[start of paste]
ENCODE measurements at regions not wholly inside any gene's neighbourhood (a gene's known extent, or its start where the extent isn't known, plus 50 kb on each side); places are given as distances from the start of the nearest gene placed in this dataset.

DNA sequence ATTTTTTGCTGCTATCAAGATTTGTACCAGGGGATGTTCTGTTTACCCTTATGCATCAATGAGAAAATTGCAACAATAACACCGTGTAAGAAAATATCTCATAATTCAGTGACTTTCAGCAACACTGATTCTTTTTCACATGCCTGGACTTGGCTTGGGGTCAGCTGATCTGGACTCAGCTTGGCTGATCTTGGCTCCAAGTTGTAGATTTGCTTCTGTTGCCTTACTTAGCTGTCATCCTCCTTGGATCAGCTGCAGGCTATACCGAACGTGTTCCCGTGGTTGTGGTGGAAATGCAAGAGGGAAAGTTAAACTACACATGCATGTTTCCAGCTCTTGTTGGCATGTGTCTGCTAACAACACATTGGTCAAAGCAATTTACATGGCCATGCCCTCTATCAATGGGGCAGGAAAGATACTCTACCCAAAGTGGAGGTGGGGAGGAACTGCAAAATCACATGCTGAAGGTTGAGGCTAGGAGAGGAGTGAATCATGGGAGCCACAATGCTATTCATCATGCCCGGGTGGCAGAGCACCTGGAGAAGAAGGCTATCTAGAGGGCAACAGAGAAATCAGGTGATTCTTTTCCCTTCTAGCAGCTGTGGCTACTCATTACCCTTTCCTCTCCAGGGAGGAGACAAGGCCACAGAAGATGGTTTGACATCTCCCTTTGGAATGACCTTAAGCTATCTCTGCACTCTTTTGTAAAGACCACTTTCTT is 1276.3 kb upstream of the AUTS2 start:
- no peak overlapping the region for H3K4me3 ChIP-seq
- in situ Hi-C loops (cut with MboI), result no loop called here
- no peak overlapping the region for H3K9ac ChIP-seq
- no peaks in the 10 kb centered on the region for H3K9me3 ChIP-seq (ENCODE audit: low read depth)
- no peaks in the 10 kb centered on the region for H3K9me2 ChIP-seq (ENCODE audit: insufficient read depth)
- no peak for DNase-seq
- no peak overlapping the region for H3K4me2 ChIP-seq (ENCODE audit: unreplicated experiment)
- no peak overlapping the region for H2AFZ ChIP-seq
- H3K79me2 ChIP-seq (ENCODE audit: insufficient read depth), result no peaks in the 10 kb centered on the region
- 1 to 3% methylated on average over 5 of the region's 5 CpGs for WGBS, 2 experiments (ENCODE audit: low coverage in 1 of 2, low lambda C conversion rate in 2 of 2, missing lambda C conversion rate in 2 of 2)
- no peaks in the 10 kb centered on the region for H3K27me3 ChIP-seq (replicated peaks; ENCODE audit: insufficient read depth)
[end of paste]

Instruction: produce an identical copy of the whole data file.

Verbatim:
ENCODE measurements at regions not wholly inside any gene's neighbourhood (a gene's known extent, or its start where the extent isn't known, plus 50 kb on each side); places are given as distances from the start of the nearest gene placed in this dataset.

DNA sequence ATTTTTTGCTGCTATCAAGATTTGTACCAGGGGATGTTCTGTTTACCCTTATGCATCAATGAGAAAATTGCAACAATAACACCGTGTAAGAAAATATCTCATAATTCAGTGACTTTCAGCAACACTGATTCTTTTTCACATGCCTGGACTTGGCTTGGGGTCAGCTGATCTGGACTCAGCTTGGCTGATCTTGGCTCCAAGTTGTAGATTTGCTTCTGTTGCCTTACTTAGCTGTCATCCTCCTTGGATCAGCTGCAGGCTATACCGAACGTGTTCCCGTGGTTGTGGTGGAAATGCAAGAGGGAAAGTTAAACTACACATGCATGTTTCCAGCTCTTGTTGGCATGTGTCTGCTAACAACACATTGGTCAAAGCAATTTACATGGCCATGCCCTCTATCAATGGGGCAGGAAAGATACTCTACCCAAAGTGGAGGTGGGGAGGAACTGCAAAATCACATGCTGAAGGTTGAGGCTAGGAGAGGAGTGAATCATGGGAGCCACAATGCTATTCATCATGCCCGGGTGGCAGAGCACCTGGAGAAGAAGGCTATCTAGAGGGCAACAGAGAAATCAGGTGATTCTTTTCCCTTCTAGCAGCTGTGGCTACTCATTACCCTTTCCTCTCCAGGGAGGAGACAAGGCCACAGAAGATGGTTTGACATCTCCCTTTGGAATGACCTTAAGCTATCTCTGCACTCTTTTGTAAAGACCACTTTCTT is 1276.3 kb upstream of the AUTS2 start:
- no peak overlapping the region for H3K4me3 ChIP-seq
- in situ Hi-C loops (cut with MboI), result no loop called here
- no peak overlapping the region for H3K9ac ChIP-seq
- no peaks in the 10 kb centered on the region for H3K9me3 ChIP-seq (ENCODE audit: low read depth)
- no peaks in the 10 kb centered on the region for H3K9me2 ChIP-seq (ENCODE audit: insufficient read depth)
- no peak for DNase-seq
- no peak overlapping the region for H3K4me2 ChIP-seq (ENCODE audit: unreplicated experiment)
- no peak overlapping the region for H2AFZ ChIP-seq
- H3K79me2 ChIP-seq (ENCODE audit: insufficient read depth), result no peaks in the 10 kb centered on the region
- 1 to 3% methylated on average over 5 of the region's 5 CpGs for WGBS, 2 experiments (ENCODE audit: low coverage in 1 of 2, low lambda C conversion rate in 2 of 2, missing lambda C conversion rate in 2 of 2)
- no peaks in the 10 kb centered on the region for H3K27me3 ChIP-seq (replicated peaks; ENCODE audit: insufficient read depth)